Weather Stationary

A rain gauge is a weather instrument used to measure the amount of water that has fallen in an area over a given time.  They can be found in many backyards, on construction sites, farms, schools, and at all-weather research facilities. 

They are the most basic weather instrument and have been around for hundreds of years. Since 1441 to be precise.  But, here is the question, “what is a rain gauge used for?”

In order to help you answer this, we have put together a list of things that rain gauges are used for.

A general answer to that question used for is, to measure the rain that has fallen in an area.   More specifically, how much rain in that place, over a certain period of time.  Collecting this data allows meteorologists and other interested weather enthusiasts to look at weather patterns to see if they are changing.  We have all heard of climate change, and one of the measurements scientists rely on is rainfall. 

The rain gauge was invented centuries ago, but it is fascinating to know it is still being used to measure the weather today.  In fact, it is the most widely used tool to monitor climate in our modern world.  Of course, there have been many technological advances from the original gauges.  However, the basic principles are exactly the same.  

There is one exception, the Weatherflow Tempest weather station uses haptics to measure the vibrations of rain hitting the sensor suite.  This is the only rainfall measuring device where water is not actually collected. 

Last update on 2024-06-18

How Does A Rain Gauge Measure Our Climate?

A rain gauge is made up of a cylindrical cup or bucket with a funnel at the top.  This object is then carefully positioned outdoors where there is no obstruction.  The funnel captures and collects rainwater into the container beneath.

Rain gauges are designed in a way that dirt and debris can not easily fall into the container.  Anything other than water in it will distort your readings.  The total water captured after a storm or rainshower is then measured to see how much rain has fallen.  A basic gauge may not be adequate in areas where there are high levels of rainfall.  This is because they may overflow before you can get to read them.  If you live in such an area, you may want to look to buy a self-emptying to ensure accuracy.

Although there are several types and many designs of rain gauges.  Some look very scientific and technical, and others are made for aesthetics.  However, they all work following the same concept.

Last update on 2024-06-18

What Can A Rain Gauge Tell Us?

Monitor Drought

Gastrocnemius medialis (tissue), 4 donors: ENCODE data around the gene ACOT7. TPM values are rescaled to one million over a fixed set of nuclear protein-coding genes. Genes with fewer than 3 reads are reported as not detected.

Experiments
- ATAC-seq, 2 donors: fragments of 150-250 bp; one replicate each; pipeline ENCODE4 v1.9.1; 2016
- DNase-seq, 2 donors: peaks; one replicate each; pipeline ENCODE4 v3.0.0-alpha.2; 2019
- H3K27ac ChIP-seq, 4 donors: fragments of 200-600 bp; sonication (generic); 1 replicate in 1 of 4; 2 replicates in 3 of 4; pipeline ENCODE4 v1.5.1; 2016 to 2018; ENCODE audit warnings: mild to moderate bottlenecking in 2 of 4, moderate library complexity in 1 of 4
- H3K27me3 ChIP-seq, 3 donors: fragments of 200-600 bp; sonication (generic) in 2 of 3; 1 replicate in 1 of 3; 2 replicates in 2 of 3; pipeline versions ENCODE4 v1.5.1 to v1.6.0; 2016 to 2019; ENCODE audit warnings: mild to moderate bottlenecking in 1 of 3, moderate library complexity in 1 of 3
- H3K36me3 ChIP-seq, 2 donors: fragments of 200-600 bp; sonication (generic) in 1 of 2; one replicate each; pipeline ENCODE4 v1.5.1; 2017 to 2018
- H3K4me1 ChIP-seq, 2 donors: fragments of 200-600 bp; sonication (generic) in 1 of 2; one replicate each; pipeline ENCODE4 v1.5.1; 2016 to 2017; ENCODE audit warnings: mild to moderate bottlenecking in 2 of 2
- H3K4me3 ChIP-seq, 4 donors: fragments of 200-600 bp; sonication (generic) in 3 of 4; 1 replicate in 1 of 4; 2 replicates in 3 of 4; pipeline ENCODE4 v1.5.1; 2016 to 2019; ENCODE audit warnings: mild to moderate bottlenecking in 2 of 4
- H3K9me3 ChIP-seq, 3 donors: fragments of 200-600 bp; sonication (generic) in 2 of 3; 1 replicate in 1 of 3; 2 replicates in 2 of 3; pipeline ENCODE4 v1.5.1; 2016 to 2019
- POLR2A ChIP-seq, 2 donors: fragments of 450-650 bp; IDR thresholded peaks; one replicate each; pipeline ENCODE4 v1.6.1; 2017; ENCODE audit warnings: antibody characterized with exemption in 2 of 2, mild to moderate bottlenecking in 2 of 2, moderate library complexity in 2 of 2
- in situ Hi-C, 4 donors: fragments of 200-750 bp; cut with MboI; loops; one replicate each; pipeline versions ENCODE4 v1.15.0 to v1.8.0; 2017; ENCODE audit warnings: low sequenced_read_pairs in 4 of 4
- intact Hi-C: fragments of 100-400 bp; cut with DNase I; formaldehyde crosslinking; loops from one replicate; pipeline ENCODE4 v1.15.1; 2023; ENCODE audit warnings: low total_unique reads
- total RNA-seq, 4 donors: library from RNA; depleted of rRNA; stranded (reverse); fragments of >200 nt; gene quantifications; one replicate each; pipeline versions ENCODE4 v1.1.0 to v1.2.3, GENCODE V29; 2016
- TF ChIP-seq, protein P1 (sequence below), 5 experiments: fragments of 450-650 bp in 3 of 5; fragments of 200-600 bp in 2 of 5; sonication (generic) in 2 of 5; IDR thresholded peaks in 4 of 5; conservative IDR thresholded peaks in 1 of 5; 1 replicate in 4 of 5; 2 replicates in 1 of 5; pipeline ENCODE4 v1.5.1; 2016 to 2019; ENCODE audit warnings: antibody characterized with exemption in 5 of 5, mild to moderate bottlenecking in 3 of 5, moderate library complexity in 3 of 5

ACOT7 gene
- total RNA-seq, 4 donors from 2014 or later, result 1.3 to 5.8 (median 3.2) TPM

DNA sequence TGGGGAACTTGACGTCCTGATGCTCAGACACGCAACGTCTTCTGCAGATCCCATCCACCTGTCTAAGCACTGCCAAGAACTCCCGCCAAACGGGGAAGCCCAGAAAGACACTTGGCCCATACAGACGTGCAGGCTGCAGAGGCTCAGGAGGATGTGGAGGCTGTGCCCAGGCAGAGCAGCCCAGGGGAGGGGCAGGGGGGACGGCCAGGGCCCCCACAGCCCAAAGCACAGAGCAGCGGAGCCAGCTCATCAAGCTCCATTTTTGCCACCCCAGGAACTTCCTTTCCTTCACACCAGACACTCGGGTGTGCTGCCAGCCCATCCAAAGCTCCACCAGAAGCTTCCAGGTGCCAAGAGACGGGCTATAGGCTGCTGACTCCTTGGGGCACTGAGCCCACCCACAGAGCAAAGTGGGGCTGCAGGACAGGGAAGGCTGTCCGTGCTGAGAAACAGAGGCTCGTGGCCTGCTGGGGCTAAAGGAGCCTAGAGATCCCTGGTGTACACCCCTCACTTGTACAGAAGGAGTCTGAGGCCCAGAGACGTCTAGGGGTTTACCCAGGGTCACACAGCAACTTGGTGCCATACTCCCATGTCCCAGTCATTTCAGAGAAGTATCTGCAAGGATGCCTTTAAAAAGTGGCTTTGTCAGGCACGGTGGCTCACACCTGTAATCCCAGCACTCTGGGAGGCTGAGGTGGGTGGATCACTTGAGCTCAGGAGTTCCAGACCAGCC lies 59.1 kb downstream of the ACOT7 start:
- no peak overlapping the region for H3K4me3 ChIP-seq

One of the most prominent uses of it is in the agricultural sector.  Using a  rain gauge to measure rainfall gives farmers and ranchers valuable information over short or long periods of time.  They can observe patterns and historical data to know if there is an increase or deterioration in rainfall in a particular area. 

Rainfall data helps farmers know if crops have enough water, or if they need to irrigate them.  It will help ranchers know which areas of their property may be subject to flooding and where is best to move their herd.  With accurate rainfall data, these professions can plan out crop rotations and herd placements to maximize their land.  

It also helps farmers to know if the weekly or monthly rainfall may cause erosion or flooding.

Using accurate information from this instrument, farmers can prepare for what is to come and plan ahead.

This is also true for metropolitan areas where there is not a lot of rainfall.  Monitoring water levels allow authorities to issue alerts for residents to start reducing water use.  If dam levels for a particular year are lower than they usually are at a certain time, historical rainfall data can help predict future levels.  The same principles apply to avid gardeners and all-weather enthusiasts.

Last update on 2024-06-18

Using A Rain Gauge To Predict Weather-Related Hazards 

Meteorologists rely heavily on rain gauges for monitoring current and historical conditions and predicting natural disasters.

They have rain gauges installed all over the country that constantly monitor rainfall.  A high level of rain could result in flooding or landslides.  In areas prone to these hazards, having accurate and up-to-date information is vital.   Data from rain gauges alert the meteorologist in time to warn the appropriate authorities so that people in the path can prepare.  This will save crops and livestock, buildings, and even potentially lives.